‘I truly wonder why Ms. Zenovia brought such an instrument to the music school!’ said the piano looking at the guitar with horror. ‘You shouldn’t talk, because your position is in the museum!’ said the violin angrily. ‘And it doesn’t matter if she won’t play the Concerto of Aranjuez, she will be able to play other pieces!’ she said to the double bass. The piano became angry and started shouting that she’d rather be in a museum than in the music school with a bunch of ignoble and common instruments who had no idea of music nor of good manners. The bouzouki began to shout too, and in a few minutes the fight had begun. The violin was yelling with all her strings, the piano forgot her good manners and started thrashing her keys with all her might, the bouzouki was making up improvised melodies which made the piano even more upset, and the double bass was shouting “be quiet” in his bass voice. The guitar was slumped in the corner and was listening silently. She did not speak again that night or the following. In the corner she stayed, with her strings tight and not uttering a word. ‘I’ll never play music’, she was thinking. ‘It seems that people's ears are very sensitive and cannot tolerate sounds like my voice’. She remained silent while the other instruments talked, argued, and laughed. The music school was being tidied up and soon the day of the inauguration came. Ms. Zizi said she was going to inspect the instruments to make sure that everything was in order. Apart from the instruments, she had also brought a book case and loaded it with small paintings, pots and figurines. She also furnished the room with some desks and a blackboard. At the entrance she put a large desk and a leather cherrycolored chair in the shape of a big pear. On the wall behind the desk, she hung a large painting of her grandmother’s portrait in a bronze carved frame. On the adjacent wall, she scattered a bunch of other documents in frames, such as her high school diploma and a French certificate, so everyone would know how great and competent she was.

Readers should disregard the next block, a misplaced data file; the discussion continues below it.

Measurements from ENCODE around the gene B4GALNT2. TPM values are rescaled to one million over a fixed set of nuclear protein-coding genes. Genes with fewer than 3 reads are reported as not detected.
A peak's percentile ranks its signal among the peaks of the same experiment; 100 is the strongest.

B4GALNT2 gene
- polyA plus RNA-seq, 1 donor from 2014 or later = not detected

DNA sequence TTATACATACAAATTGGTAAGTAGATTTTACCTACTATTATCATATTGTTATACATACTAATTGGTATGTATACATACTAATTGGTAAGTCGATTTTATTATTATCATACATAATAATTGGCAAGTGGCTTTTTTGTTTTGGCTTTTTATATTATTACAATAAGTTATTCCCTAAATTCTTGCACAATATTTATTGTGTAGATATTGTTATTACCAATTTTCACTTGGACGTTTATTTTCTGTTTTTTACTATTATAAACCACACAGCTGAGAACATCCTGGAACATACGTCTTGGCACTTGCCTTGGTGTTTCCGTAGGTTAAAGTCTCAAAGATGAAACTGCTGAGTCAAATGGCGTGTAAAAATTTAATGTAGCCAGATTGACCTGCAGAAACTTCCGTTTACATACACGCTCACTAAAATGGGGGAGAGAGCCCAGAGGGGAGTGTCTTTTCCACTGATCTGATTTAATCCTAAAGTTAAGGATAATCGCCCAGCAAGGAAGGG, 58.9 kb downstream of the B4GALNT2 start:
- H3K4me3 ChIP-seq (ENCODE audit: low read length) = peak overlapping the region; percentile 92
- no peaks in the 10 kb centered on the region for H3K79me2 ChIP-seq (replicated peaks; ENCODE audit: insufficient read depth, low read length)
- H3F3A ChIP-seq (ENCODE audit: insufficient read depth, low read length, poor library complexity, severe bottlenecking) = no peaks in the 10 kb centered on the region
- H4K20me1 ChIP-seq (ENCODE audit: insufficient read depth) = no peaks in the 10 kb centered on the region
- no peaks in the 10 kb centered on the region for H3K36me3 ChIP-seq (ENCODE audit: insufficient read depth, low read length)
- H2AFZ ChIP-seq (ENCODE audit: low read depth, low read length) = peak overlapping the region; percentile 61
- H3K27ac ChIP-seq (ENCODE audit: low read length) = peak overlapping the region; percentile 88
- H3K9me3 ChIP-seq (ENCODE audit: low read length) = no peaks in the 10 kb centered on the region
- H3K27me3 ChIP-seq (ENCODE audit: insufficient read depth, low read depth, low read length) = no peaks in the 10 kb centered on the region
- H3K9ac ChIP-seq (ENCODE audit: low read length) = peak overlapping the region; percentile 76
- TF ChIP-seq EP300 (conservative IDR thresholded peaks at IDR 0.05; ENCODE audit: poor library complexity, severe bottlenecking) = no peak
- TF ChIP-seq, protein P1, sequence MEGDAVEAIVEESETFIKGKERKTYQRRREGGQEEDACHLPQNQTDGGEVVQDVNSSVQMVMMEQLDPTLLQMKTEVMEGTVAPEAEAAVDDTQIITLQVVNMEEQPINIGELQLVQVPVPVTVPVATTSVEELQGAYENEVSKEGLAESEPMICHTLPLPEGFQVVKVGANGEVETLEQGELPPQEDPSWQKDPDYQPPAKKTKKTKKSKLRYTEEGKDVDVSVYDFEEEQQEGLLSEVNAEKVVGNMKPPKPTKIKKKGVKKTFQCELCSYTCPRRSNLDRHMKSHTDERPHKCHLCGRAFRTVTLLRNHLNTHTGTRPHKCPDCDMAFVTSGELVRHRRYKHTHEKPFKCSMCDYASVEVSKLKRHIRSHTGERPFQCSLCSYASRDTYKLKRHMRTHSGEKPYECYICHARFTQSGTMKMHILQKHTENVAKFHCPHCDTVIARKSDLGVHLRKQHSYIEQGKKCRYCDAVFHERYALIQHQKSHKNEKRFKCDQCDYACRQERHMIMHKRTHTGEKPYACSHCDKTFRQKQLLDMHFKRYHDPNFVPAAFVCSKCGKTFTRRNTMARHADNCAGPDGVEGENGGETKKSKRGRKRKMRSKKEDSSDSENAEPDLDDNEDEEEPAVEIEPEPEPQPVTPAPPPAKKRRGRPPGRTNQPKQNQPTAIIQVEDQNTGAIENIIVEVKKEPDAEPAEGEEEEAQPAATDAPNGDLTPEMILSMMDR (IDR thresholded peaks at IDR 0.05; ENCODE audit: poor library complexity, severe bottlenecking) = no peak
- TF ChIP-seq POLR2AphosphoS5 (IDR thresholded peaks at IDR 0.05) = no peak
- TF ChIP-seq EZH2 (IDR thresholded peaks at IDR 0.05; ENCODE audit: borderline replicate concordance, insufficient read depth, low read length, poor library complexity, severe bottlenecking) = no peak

The piano, contemptuous and proud, was standing ready to amaze everyone, with an expression that all the kings of the world would envy. Opposite the piano, stood the serious double bass. Next to it, the violin was rotating her pegs nervously. A little bit further stood the bouzouki, which for the first time seemed to have lost his derisive expression and was seemingly lost in his thoughts. Next to him was the guitar. Ms. Zizi never liked this instrument, its sound was irritating her. If she had the chance she would have never brought it to her music school, but most parents wanted their children to learn how to play the guitar! She took it in her hands and played loudly. When she was little she had a few lessons and knew a piece. Now, what was the tune? Like this. But what was that sound? She stretched her long neck, shook her crooked nose, and began shouting with all her force. ‘Peter! Come over here, please! How dare you bring this miserable instrument into my music school? How could you do this to me? I would become one of the greatest sopranos in the world and, if I wasn’t afraid of airplanes, I would go to Germany to study singing!’ she shouted in high pitches as the veins of her neck stretched. ‘Take this thing away from me at once and get me a guitar. Is that clear?’ Peter took the guitar and went off silently. What would he do now? He took the guitar to the music store and tried to exchange the guitar, but he was told that this was impossible, because the guitar was a final sale. Finally, he managed to get a new one with a small discount, but did not know what to do with the old one. Luckily, a junk dealer who was passing by gave the solution to the problem. At first, the man refused firmly to take the guitar, but eventually Peter, after a long talk, convinced him. So the guitar ended up on the junk dealer’s truck bed, along with a stove full of old dried grease, a chair with a torn mat and three legs, a refrigerator with broken shelves, and an ajar door that was opening and closing when the truck was braking.